What are you waiting for?
You could probably list a dozen things, if I asked you to.
Why haven’t you started writing that thing you’ve wanted to start writing for the past six months?
There’s a reason. At least, you’ve come up with one that’s bought you some time. For now.
There are some benefits to waiting to start something new, instead of jumping right into a project you aren’t 100 percent sure will work out.
But when you put things off for too long, your anticipation becomes poisonous to your productivity. You’re so excited about what you haven’t started that you almost start to feel like you already have.
And then, often, you just never get around to actually doing anything. Your excitement fades. You just shrug and decide you’d rather move on to something else … or not.
There are probably a lot of reasons people wait to start projects — both legitimate reasons and, let’s be honest, lazy excuses. Fear is a big one. Not feeling like you have your finances or your life in general “together enough” to start something new. Waiting until you graduate, until after the holidays, until it doesn’t get dark at 4:30 in the afternoon anymore.
Some of these things I can understand. Truly. But there’s a point at which all reasons morph into excuses, and that’s not good for your aspirations and you know it.
If you aren’t careful, you’re going to spend your whole life waiting without ever accomplishing anything on your bucket list at all.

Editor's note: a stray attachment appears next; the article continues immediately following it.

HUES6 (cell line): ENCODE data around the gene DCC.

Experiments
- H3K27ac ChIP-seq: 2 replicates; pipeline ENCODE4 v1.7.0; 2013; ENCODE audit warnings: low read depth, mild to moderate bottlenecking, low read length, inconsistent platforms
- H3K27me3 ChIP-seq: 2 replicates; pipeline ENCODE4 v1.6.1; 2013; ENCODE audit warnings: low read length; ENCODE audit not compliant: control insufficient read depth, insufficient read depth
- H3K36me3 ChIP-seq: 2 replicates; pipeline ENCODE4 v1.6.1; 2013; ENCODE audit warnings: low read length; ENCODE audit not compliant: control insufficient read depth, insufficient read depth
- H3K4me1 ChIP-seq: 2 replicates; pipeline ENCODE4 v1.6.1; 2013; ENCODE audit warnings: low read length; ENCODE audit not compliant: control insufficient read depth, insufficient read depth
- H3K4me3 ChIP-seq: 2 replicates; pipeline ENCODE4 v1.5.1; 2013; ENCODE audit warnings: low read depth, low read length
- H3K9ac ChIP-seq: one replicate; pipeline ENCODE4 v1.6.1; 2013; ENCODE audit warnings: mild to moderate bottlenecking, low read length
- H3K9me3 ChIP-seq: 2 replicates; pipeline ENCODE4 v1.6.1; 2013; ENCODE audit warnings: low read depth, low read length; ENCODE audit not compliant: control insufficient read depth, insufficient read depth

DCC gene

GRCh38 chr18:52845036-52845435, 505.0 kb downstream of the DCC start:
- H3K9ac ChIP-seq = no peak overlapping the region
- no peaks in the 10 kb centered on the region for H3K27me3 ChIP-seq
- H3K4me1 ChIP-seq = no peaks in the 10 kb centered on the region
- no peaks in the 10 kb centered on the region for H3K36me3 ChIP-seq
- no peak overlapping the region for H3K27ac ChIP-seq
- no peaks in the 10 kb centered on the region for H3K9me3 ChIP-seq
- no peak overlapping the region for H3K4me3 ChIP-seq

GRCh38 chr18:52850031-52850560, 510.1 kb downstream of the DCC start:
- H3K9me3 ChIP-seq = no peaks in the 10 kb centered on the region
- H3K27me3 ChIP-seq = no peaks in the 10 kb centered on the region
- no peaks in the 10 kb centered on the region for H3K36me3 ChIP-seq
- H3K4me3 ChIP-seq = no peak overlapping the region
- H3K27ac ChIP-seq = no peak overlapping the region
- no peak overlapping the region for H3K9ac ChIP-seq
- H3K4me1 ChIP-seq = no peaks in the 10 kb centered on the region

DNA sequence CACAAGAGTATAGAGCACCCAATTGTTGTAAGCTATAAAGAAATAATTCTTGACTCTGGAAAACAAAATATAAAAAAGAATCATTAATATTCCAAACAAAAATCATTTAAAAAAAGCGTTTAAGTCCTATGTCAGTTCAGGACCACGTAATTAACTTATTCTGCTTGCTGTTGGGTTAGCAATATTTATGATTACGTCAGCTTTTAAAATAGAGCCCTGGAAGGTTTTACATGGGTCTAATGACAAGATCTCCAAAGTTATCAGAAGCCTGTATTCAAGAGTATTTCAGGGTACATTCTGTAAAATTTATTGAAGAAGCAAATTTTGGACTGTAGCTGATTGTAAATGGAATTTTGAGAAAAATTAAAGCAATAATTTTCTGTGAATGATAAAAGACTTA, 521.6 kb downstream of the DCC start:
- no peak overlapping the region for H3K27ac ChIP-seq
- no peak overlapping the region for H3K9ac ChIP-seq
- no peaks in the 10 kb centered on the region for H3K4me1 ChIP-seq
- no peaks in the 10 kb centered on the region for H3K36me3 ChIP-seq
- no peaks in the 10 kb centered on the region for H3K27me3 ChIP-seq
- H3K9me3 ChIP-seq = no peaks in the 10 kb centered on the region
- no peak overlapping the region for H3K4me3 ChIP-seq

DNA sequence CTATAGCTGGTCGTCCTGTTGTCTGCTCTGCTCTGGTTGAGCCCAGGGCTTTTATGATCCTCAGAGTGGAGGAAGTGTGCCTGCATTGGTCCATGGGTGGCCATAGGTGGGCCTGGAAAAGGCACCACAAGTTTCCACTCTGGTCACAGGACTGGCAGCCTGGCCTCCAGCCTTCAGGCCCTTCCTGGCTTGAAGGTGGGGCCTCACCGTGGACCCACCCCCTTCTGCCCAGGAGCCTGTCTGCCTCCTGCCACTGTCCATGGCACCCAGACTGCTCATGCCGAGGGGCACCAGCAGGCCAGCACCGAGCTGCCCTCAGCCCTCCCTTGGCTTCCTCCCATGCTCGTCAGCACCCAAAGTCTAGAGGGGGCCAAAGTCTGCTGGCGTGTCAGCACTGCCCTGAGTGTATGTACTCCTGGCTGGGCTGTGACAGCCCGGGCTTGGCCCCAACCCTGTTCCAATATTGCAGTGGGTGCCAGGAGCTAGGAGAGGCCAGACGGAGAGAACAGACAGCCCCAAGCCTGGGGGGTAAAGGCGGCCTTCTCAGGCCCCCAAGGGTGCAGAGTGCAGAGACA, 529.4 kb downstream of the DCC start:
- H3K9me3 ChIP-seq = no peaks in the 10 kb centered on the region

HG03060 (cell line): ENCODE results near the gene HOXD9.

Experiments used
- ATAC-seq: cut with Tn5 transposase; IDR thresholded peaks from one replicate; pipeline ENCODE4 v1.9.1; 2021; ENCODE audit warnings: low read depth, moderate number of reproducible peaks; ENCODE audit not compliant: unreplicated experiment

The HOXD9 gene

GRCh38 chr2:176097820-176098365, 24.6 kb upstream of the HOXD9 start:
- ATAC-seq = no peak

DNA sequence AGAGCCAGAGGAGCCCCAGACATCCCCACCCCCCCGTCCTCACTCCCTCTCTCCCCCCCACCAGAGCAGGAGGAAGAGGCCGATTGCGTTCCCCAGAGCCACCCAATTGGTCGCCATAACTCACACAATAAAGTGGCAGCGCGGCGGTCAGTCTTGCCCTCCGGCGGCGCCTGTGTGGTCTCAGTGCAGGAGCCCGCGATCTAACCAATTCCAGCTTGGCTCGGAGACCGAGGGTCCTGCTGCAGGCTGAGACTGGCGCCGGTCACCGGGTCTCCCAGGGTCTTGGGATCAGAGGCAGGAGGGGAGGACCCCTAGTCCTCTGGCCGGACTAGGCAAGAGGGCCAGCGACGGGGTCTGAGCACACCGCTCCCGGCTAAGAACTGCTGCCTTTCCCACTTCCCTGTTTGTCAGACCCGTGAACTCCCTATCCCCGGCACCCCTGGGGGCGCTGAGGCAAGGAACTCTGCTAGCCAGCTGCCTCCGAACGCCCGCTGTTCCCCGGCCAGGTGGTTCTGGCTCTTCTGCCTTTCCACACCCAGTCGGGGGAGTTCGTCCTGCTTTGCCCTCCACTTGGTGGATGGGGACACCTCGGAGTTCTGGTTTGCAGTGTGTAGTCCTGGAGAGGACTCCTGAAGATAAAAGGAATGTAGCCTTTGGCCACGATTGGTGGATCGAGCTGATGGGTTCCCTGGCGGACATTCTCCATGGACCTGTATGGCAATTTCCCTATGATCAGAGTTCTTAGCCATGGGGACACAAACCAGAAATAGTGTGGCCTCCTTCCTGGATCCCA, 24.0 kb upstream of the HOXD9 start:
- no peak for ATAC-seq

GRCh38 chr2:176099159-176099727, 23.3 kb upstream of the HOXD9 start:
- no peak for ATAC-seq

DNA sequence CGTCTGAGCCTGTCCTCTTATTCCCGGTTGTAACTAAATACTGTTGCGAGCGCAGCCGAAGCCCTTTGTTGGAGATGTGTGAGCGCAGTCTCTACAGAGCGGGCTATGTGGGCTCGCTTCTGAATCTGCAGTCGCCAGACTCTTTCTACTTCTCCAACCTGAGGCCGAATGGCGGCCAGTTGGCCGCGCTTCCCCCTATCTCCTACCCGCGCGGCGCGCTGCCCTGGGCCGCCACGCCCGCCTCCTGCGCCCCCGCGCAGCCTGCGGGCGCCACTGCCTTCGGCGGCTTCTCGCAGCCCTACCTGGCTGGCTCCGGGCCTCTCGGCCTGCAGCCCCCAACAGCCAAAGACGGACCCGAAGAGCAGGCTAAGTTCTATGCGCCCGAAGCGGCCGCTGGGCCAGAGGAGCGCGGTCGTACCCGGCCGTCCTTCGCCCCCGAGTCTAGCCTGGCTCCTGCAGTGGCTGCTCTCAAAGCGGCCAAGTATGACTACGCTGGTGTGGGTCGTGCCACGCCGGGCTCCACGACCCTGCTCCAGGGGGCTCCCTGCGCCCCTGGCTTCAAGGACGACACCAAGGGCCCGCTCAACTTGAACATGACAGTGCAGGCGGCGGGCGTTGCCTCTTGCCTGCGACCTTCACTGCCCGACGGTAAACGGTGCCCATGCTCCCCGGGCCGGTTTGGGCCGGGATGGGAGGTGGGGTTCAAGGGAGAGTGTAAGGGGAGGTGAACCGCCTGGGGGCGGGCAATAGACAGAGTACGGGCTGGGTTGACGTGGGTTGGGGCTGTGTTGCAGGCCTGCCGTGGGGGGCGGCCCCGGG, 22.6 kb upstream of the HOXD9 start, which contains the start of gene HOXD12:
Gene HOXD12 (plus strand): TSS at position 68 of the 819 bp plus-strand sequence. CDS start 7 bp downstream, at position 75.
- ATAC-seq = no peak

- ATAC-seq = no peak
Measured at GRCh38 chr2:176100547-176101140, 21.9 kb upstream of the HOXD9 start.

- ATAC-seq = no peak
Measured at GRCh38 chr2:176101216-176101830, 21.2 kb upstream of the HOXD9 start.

Nobody wants that. Many of us fear it.
The best solution I can offer to a general audience — all of you have different reasons why you’re waiting to do a creative thing, I can’t possibly cater to all of you at once and satisfy everyone — is to jump in. If you have an idea, run with it. You might find it’s not really what you want to do, or it’s not feasible, but having tried and decided “no” is much better than never having bothered to try.
(Notice I did not use the word “failed.” I don’t like using the idea of failure in this context. Just because you don’t succeed actually does not mean you’ve failed, at least in my mindset.)
I know, I know. You don’t like the idea of spending valuable time and energy on something that might not play out the way you’re hoping. But … how else are you ever going to get anything done? Often, the things we expect to bomb don’t. (And sometimes it goes the other way, but whatever.)
You have to try.
Those silly excuses aren’t going to get you anywhere, even if there’s some merit to them.
You already know that. But I’m that voice in your head reminding you to log off of Netflix and get some writing done. You’re welcome.
Meg is the creator of Novelty Revisions, dedicated to helping writers put their ideas into words. She is a staff writer with The Cheat Sheet, a freelance editor and writer, and a nine-time NaNoWriMo winner. Follow Meg on Twitter for tweets about writing, food and nerdy things.